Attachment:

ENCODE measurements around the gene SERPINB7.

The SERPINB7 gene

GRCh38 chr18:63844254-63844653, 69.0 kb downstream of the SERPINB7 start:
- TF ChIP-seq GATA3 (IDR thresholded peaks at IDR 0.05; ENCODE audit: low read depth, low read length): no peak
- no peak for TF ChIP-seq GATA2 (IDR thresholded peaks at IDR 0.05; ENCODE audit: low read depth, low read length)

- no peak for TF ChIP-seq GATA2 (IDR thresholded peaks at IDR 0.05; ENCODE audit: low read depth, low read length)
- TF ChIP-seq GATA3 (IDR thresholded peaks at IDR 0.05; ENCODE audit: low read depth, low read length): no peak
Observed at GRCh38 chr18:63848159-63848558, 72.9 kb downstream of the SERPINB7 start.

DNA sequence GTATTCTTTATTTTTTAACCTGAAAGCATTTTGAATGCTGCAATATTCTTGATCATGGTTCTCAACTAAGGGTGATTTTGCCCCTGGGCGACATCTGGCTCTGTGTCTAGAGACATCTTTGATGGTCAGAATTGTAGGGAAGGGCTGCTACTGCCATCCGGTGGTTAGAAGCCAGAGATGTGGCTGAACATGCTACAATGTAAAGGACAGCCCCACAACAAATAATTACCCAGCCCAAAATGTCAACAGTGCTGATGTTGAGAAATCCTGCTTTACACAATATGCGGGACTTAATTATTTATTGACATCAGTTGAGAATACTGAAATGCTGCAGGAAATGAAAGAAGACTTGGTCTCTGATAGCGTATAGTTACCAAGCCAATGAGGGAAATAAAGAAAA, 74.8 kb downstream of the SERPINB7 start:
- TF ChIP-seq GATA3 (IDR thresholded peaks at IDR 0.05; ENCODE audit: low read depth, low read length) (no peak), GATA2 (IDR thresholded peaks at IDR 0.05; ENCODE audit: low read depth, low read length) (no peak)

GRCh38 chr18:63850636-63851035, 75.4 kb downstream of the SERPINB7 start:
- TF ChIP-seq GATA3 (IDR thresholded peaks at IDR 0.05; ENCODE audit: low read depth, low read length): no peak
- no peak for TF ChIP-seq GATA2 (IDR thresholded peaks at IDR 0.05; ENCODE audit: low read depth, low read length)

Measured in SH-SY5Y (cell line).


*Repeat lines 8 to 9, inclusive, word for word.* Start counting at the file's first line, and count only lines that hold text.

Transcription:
Observed at GRCh38 chr18:63848159-63848558, 72.9 kb downstream of the SERPINB7 start.

DNA sequence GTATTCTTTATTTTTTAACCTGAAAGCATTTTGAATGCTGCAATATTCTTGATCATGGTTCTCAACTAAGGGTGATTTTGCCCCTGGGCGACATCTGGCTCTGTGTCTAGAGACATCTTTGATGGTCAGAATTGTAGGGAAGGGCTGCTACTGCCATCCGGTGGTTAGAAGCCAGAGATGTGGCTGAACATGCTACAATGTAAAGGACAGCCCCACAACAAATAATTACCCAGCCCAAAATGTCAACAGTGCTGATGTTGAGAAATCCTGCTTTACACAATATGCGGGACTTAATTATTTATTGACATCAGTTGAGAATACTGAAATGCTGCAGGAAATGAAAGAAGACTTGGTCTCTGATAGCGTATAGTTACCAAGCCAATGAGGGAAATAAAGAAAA, 74.8 kb downstream of the SERPINB7 start: